Think about it: you surely wouldn’t drive your 2017 Shelby GT350 on a set of 1977 rubber, would you? But did you ever stop to wonder what has changed in tire technology since the 1970s?
Over the years, the tire industry has seen many amazing innovations and changes, from solid to pneumatic, from bias-ply to radial, the industry keeps striving to make tires that perform better, run more efficiently, and last longer than ever before. That’s good news for the retread tire industry because better casings mean better retreads.
Better Tire Technology
It’s hard to believe, but not so long ago, families routinely carried a full-size spare and trained sons and daughters alike to change flat tires along the side of the road. While flats still occur, it’s no longer the everyday occurrence that it once was. The modern tire has benefitted greatly from improvements in chemistry, engineering, technology, and testing. According to Consumer Reports, buyers value durability and treadwear over all else and technology has risen to the demand.
“There’s absolutely no comparison between the performance of today’s tires and those of 30 years ago,” said Guy Edington, managing director of Kumho Tire Co.’s North American Technical Center in Akron, who was quoted in an article for Tire Business. “Even the dry-pavement traction and handling of the street tires available in those days wouldn’t measure up to the wet-surface performance of today’s high-performance tires. They’re that good.” Not only that, but Tire Business reports that today’s tires last longer and cost less than ever before.
Manufacturing has dramatically improved since the 1970s. Improved compounding materials and processes such as solution-styrene butadiene rubber (S-SBR) and other reinforcements have allowed tire makers to improve performance by lowering rolling resistance, increasing traction and improving handling while maintaining a long treadlife.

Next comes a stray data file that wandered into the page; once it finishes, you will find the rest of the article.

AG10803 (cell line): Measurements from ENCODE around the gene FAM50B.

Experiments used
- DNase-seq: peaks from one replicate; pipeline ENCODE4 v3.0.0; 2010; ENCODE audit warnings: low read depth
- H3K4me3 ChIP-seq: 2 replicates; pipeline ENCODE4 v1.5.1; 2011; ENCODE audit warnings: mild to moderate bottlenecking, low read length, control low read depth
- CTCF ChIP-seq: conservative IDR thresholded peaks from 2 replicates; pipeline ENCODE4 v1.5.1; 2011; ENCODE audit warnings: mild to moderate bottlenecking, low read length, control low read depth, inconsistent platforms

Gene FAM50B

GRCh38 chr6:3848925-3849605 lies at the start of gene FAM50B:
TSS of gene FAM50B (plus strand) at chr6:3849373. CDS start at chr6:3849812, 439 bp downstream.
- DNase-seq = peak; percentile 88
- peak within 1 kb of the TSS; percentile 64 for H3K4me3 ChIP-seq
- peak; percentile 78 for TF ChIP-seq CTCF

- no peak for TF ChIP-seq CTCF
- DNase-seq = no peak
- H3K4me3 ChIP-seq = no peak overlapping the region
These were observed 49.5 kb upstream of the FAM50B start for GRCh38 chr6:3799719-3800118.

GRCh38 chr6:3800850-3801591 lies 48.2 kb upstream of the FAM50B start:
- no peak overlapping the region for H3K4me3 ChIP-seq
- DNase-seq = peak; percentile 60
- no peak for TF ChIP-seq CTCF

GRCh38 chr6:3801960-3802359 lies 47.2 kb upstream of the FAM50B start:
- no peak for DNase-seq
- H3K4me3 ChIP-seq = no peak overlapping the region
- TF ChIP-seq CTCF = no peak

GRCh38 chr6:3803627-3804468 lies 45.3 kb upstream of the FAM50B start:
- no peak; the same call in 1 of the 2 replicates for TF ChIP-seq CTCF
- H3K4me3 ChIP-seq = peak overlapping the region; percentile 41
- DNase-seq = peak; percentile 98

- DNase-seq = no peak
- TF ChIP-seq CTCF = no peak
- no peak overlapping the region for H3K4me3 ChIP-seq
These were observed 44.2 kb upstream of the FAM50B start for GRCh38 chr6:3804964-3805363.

- Steven Carpino, director of research and development for Pirelli Tire North America, noted for Tire Business that, “besides delivering more than twice the treadwear of their predecessors 30 years ago, today’s passenger tires boast significant advancements in other respects, such as emergency handling, resistance to aquaplaning, and overall durability.”
Tire Pressure Monitoring Systems
Another reason drivers are enjoying longer lasting tires has nothing to do with the rubber! Standard equipment since 2007, tire pressure monitoring systems (TPMS) have helped keep cars rolling on safely inflated tires. Proper inflation helps maximize fuel efficiency while minimizing unnecessary tire wear.
Increased Regulation Improves Tire Safety
While increasing regulation can certainly be a double-edged sword, better industry regulation has led to safer tires. No longer are “seconds” or “blems” on offer and the tires that we see on the market are carefully tested and uniform.
Tire Safety Certification
As drivers and mechanics become more and more tire savvy, tire safety is increasingly important. The Tire Industry Association offers a 300- to 400-level certification program for service professionals that provides in-depth instructions for servicing cars and light trucks. The 15-module course covers everything from the basics of tire construction to TPMS diagnostics.
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